Quantifying leadership for the greater good

September 24, 2014 — Leave a comment

Samuel Wilson

Throughout the last year or so, we have explored the meaning of leadership for the greater good.

Whether we have explored sustainability as a guide to the good, the leadership needed to address tough or wicked problems, or the challenges posed to such leadership by liquid modernity, it is clear that leadership for the greater good is very complex. Indeed, leadership for the greater good is less a unity concept than it is a complex of concepts, mindsets and practices.

As observed by the late Stephen Jay Gould, it is best to sneak up on generalities, rather than tackle them head-on. Such is the power of treating generalities by particulars. This piece of wisdom is certainly applicable to the challenge of understanding the nature of leadership for the greater good.

To this end, we have a talented collection of PhD students starting this year who will be examining a diversity of these particulars.

Nevertheless, it is useful to offer general observations about the state of the good in Australia and the quality of leadership in its service. This is especially important given that the challenge we have set ourselves is not only to understand the meaning of leadership for the greater good but also to promote its practice and enhance its impact.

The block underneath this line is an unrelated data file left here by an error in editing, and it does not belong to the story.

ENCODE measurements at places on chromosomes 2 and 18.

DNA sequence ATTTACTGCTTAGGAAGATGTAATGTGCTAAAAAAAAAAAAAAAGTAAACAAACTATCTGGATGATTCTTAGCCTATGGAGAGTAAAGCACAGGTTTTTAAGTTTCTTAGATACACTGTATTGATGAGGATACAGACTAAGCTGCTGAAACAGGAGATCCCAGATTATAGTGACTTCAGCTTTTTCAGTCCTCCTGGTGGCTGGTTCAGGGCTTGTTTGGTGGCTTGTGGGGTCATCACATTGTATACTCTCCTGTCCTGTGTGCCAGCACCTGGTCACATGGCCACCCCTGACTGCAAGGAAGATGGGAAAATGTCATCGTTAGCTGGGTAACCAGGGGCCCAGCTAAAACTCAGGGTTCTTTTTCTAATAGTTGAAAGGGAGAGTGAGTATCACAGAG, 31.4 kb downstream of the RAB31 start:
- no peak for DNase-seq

The principal way in which we will glean insights into the state of the good in Australia and the quality of leadership offered in its service is through a major national telephone survey, which is launched today.

Conducted in conjunction with Swinburne’s highly regarded Computer Assisted Telephone Interviewing team, lead by Dr Gordana Bruce, we will interview 1000 people from all walks of life across Australia.

This extensive survey work will yield some unique insights into perceptions of leadership in Australia, especially as regards the quality of leadership offered in the service of the environmental, economic, social and political dimensions of the good and the extent to which citizens create ‘space’ for the leadership that addresses Australia’s long-term needs and the needs of future generations.

The Swinburne Leadership Survey is an important first step in measuring leadership for the greater good and will be a vital tool in tracking leadership for the greater good in the years ahead.

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